Tigers bomb Lankan buses: 23 killed | The Daily Star
12:00 AM, June 07, 2008 / LAST MODIFIED: 12:00 AM, June 07, 2008

Tigers bomb Lankan buses: 23 killed

At least 23 people were killed and 67 wounded in Sri Lanka Friday in two Tamil Tiger bomb attacks on public buses packed with civilians, officials said.
A crowded state-run bus travelling just south of Colombo was peppered with red-hot shrapnel from a powerful fragmentation mine placed on the roadside.
"Twenty-one people have been killed, eight of them are women," police spokesman Ranjith Gunasekera told AFP. At least 47 people were injured and admitted to the nearby hospitals.
Hours later, the rebels set off a bomb inside a bus in the central district of Kandy, killing two people and wounding 20. Police said they were holding a suspect in connection with the attack.
Military spokesman Brigadier Udaya Nanayakkara blamed the Liberation Tigers of Tamil Eelam (LTTE) for both "cowardly attacks."
Survivors of the morning explosion said the bus was knocked sideways by the force of the explosion.
"I was standing in the middle of the bus when there was a loud noise and the whole bus toppled to the side," said 21-year-old office worker Shanika Priyadharshani while being bandaged up in hospital.
"I blacked out for a while. There was black smoke, people were dead around me. I shouted for help and someone pulled me out," she told AFP.
The defence ministry immediately sealed off the area, although no arrests have been reported. Police did, however, discover and diffuse another Claymore-type mine near the scene of the blast.
Sri Lanka's President Mahinda Rajapakse accused the Tamil Tigers of trying to provoke the island's ethnic Sinhalese majority.
"This brutality... shows the efforts of the LTTE to provoke a backlash against the Tamil people from which it hopes to gain," he said.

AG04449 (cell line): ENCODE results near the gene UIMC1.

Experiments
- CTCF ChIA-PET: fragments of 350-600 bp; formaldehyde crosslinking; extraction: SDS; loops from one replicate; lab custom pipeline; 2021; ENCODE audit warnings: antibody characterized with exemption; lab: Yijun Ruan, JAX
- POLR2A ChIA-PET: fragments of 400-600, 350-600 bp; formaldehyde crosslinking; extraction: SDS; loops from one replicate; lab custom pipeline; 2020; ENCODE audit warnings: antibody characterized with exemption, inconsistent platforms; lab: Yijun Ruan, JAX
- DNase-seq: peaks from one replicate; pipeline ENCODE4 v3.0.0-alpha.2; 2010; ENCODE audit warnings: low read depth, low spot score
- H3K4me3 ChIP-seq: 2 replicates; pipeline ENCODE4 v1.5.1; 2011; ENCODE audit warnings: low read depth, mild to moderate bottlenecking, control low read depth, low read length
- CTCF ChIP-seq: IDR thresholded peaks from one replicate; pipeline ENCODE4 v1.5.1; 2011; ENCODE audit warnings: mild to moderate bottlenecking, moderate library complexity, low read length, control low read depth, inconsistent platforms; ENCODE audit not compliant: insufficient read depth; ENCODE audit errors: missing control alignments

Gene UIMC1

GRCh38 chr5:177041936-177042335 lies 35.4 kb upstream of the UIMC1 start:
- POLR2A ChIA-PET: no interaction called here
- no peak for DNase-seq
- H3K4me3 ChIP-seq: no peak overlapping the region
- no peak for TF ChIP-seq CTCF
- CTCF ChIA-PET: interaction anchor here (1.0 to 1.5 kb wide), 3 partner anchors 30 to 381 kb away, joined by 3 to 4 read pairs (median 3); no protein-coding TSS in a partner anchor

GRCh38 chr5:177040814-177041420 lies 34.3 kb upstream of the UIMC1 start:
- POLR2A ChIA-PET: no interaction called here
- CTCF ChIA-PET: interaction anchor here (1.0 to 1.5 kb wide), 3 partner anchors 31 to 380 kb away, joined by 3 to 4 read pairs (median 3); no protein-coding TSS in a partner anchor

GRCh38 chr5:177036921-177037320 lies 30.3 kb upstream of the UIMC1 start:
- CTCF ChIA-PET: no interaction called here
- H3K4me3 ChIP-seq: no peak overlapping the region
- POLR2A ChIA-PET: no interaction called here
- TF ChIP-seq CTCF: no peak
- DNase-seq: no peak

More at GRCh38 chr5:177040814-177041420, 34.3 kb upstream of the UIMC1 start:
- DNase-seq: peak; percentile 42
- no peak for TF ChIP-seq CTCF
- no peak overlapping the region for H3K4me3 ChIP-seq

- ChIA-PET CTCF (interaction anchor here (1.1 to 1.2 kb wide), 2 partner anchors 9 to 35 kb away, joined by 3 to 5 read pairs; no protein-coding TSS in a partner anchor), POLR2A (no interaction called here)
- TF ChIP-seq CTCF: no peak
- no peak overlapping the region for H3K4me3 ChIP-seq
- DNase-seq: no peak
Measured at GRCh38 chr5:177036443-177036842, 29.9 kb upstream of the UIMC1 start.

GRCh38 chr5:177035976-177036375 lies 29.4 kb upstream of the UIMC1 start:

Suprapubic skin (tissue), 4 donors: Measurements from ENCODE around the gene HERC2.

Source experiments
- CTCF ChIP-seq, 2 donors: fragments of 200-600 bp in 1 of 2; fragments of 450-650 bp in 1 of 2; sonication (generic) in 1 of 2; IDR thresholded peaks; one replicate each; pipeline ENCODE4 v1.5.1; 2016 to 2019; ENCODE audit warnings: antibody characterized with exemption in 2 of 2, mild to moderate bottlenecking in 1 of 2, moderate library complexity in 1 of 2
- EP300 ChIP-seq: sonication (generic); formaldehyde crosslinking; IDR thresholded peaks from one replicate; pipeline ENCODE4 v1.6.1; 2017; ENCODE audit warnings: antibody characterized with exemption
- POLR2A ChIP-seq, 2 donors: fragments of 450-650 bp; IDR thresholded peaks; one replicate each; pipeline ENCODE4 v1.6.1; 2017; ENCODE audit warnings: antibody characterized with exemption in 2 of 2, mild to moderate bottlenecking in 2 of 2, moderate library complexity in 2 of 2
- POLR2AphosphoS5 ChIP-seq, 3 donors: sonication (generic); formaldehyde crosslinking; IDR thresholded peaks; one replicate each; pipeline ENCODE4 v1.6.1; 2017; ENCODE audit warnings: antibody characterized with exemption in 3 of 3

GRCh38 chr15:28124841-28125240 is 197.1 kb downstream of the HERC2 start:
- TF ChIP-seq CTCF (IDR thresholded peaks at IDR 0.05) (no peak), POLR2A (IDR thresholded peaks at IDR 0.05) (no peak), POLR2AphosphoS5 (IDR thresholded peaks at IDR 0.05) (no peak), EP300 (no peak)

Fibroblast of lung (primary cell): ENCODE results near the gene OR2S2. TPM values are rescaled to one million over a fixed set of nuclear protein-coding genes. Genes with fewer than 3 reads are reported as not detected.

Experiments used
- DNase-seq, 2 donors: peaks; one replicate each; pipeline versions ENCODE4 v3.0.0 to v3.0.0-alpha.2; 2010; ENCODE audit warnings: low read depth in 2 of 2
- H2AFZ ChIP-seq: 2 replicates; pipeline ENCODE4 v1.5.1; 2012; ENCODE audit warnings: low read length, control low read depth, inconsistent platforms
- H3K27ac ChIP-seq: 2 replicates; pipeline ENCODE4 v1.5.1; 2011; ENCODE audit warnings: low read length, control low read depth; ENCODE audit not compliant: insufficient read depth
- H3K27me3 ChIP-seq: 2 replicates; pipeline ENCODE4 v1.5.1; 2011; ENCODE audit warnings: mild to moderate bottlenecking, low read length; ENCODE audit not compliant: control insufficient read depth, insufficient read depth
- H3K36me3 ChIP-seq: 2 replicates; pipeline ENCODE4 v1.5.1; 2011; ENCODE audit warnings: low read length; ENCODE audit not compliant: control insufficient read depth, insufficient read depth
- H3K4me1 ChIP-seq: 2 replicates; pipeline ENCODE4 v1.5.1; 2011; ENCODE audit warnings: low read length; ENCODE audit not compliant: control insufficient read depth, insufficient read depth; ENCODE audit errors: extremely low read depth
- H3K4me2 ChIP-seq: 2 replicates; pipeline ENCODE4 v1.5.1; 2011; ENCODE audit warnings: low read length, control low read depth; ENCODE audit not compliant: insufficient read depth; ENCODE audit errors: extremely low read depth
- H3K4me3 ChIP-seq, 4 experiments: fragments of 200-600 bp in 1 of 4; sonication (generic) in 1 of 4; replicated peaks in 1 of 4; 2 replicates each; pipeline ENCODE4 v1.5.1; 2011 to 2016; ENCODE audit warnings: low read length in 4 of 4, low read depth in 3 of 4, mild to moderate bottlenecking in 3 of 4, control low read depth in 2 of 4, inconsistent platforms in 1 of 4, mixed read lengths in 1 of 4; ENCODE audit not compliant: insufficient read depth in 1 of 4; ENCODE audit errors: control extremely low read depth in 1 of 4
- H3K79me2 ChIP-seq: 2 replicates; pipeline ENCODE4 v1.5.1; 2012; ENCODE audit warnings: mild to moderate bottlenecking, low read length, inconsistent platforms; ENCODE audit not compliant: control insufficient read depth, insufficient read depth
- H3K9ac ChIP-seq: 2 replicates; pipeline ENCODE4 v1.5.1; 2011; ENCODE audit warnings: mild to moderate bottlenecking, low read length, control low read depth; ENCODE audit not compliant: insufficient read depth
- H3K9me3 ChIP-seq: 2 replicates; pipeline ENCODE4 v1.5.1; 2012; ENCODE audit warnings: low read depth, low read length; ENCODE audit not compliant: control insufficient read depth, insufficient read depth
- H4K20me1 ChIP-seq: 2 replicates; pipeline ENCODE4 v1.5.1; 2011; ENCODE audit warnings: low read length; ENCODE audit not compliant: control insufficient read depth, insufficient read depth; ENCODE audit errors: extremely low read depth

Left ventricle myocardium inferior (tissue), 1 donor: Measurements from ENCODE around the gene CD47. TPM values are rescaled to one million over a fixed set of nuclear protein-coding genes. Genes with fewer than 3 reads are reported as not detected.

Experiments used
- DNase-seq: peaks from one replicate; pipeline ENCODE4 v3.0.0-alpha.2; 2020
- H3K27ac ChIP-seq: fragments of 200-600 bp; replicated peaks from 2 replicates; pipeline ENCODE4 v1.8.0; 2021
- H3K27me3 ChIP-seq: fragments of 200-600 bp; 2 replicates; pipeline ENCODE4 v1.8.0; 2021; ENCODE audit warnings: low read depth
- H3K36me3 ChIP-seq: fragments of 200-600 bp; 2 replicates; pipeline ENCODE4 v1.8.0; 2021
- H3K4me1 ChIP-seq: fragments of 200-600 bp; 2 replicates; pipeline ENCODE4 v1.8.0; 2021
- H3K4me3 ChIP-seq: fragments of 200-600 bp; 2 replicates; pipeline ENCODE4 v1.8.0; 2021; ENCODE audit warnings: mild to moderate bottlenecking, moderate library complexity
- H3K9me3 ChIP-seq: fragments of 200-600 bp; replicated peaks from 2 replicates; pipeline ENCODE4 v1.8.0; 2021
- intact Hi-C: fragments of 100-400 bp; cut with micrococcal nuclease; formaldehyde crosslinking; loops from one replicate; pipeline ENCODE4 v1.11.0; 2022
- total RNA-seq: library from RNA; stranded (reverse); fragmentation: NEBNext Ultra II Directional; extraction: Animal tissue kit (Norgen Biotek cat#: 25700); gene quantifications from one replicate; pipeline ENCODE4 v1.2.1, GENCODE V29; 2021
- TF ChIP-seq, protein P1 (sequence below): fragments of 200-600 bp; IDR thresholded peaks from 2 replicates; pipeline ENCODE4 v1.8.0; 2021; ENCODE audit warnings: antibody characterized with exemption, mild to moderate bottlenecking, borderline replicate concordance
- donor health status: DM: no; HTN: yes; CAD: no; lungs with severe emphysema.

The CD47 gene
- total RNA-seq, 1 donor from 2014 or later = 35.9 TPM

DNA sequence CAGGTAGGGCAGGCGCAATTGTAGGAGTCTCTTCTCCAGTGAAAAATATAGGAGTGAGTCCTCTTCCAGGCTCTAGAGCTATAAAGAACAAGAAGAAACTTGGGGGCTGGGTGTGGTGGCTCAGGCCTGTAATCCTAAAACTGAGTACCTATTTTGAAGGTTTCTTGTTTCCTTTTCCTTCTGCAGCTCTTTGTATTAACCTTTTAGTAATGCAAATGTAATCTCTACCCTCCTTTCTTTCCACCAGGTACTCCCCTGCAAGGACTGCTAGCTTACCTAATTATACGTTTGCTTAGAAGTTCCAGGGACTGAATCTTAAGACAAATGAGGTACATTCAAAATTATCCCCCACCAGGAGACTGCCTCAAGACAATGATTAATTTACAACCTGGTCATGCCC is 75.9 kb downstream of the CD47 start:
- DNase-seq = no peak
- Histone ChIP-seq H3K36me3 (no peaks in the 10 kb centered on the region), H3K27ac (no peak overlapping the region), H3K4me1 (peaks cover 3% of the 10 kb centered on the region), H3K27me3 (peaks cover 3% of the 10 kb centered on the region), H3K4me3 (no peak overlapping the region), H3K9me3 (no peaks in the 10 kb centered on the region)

The LTTE have carried out a string of attacks in and around Colombo in recent weeks.
On Wednesday, 18 people were hurt when suspected Tiger rebels set off a bomb alongside a packed commuter train, and on May 26 another attack on a commuter train killed nine people and wounded 84 others.
Each of the attacks came after the LTTE complained that government commandos, who operate in small groups known as "deep penetration units", have killed civilians in roadside bombings inside Sri Lanka's rebel-held north.
Hostilities have escalated sharply since the start of the year when the government pulled out of a truce with the Tigers, who are fighting to carve out a separate Tamil state within the Sinhalese-majority island.
Since then, both sides have traded allegations that each others' forces are deliberately targeting civilians.
Fighting in northern Sri Lanka on Thursday claimed 16 LTTE members and two soldiers, the defence ministry said Friday.
Casualty figures in the north are impossible to verify as journalists are barred from visiting front line areas or crossing into rebel-held territory.
The Sri Lankan government says that it now has the upper hand in the long-running conflict, with the defence ministry reporting that 4,081 Tamil Tigers and 339 government soldiers have been killed so far this year.

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